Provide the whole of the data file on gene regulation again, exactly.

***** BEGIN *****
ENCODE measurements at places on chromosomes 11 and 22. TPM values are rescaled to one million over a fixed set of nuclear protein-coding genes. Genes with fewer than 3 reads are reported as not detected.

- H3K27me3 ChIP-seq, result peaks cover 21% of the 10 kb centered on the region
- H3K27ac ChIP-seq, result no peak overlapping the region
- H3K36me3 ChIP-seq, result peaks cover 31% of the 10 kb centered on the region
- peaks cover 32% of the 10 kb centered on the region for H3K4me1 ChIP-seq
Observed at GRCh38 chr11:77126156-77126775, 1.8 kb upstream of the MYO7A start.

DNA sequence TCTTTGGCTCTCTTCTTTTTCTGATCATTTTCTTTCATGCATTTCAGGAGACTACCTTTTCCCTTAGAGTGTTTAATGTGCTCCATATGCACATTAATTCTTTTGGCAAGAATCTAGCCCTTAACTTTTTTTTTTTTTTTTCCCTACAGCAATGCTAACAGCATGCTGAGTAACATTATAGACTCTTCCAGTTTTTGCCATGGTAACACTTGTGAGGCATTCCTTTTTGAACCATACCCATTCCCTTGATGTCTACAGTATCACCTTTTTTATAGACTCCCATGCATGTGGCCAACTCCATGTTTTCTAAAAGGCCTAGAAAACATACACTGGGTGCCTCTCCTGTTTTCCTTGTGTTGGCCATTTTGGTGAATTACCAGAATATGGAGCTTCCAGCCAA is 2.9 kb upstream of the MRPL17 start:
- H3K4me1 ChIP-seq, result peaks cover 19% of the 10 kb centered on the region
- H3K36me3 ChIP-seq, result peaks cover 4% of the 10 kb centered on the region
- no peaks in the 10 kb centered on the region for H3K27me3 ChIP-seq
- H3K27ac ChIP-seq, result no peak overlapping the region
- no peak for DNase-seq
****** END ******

ENCODE measurements at places on chromosomes 11 and 22. TPM values are rescaled to one million over a fixed set of nuclear protein-coding genes. Genes with fewer than 3 reads are reported as not detected.

- H3K27me3 ChIP-seq, result peaks cover 21% of the 10 kb centered on the region
- H3K27ac ChIP-seq, result no peak overlapping the region
- H3K36me3 ChIP-seq, result peaks cover 31% of the 10 kb centered on the region
- peaks cover 32% of the 10 kb centered on the region for H3K4me1 ChIP-seq
Observed at GRCh38 chr11:77126156-77126775, 1.8 kb upstream of the MYO7A start.

DNA sequence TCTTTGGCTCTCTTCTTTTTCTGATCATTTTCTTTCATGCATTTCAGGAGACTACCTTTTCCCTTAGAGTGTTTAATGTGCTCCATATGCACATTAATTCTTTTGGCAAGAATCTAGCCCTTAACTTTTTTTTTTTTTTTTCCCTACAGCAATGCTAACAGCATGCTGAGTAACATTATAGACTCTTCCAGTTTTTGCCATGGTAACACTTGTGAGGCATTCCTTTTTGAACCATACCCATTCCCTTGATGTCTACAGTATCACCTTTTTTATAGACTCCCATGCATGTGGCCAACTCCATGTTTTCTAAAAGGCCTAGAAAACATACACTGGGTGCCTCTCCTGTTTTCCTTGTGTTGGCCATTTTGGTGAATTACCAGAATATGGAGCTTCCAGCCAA is 2.9 kb upstream of the MRPL17 start:
- H3K4me1 ChIP-seq, result peaks cover 19% of the 10 kb centered on the region
- H3K36me3 ChIP-seq, result peaks cover 4% of the 10 kb centered on the region
- no peaks in the 10 kb centered on the region for H3K27me3 ChIP-seq
- H3K27ac ChIP-seq, result no peak overlapping the region
- no peak for DNase-seq